Sunday, January 22, 2006

A Different Implementation of Relation-Chaining

OK, I wasn't really happy with the implemenation the relation-chaining thing I did last week, so I rewrote it. This won't make a lot of sense if you haven't read last week's installment, so go read it if you haven't yet...

This time I have the forward-linking operator sort of equivalent to the python "." operator. If romulus.father == mars, then romulus >> father == rset([mars]); in other words, the set containing mars. rset is a class derived from set. It's convenient to work with sets, because in the case of the reverse-linking operator, there could be more than one result, and I wanted some symmetry between the two cases.

To do the reverse linking, I use gc.get_objects(), which is python's garbage collector's master list of all the objects in the system. I guess that's not very efficient for a large program. In a large program I'd recommend creating a "universe" dictionary, put the objects you really care about it in it, then search that instead of get_objects().

A nice result of using sets is shown in the brother() function; the set operator "-" means to remove items from a set, so (x >> "father" << "father") - x means: find the father of x, then find the people x is a father to, then subtract x from that set, leaving only the siblings.

The only reason I create my own set class, or my own relational_object class, is to get the syntax of << and >> to work. Really, this is a demonstration of a feature I think could be central to a language, and in that hypothetical language you'd build this feature in so it could be used on any objects.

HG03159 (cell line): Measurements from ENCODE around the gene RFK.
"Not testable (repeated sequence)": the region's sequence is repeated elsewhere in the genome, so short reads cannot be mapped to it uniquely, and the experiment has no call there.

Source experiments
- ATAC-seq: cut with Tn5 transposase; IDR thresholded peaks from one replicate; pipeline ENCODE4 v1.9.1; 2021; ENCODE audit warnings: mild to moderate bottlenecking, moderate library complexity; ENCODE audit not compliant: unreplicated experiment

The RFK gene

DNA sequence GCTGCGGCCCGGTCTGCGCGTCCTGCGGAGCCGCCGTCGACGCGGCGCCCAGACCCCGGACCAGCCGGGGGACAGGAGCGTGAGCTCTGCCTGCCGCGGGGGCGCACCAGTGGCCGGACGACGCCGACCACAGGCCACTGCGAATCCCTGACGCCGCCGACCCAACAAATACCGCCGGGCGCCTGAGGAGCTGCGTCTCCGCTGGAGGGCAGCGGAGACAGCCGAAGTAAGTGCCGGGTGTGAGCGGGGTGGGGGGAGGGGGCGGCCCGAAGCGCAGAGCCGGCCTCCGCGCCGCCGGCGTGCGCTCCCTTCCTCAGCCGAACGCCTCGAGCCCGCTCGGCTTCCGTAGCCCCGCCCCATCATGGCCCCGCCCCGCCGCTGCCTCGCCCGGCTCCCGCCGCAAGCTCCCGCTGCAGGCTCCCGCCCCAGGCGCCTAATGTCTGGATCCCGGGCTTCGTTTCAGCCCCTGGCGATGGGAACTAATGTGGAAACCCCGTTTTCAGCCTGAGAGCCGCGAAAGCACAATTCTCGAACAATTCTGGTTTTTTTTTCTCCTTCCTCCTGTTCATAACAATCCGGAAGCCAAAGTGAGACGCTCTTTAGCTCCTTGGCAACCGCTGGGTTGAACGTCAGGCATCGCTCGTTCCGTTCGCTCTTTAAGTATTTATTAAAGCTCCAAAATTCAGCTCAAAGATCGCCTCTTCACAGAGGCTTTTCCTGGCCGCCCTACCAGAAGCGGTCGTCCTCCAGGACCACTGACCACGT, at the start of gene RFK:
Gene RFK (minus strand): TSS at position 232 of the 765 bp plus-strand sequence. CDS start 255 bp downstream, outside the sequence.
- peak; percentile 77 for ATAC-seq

Well, here's the code. I promise I'll move on to something different next week! I just had to get this out of my system.

from gc import get_objects

class relational_object(object):
def __repr__(self):
return ""

def get_conv_gen(self, att):
for other in get_objects():
if other.__dict__[att] == self:
yield other
except Exception, e: pass

def get_conv_any(self, att): return self.get_conv_gen(att).next()
def get_conv_all(self, att): return rset([ x for x in self.get_conv_gen(att)])

def __rshift__(self, att): return rset([self.__dict__[att]])
def __lshift__(self, att): return rset(self.get_conv_all(att))

class rset(set):
def __rshift__(self, att):
result = rset()
for x in self:
result = result | rset([x.__dict__[att]])
return result
def __lshift__(self, att):
result = rset()
for x in self:
result = result | x.get_conv_all(att)
return result

class person(relational_object):
def __init__(self, theName): = theName
def __repr__(self): return "<>"

mars = person("mars")
romulus = person("romulus")
remus = person("remus")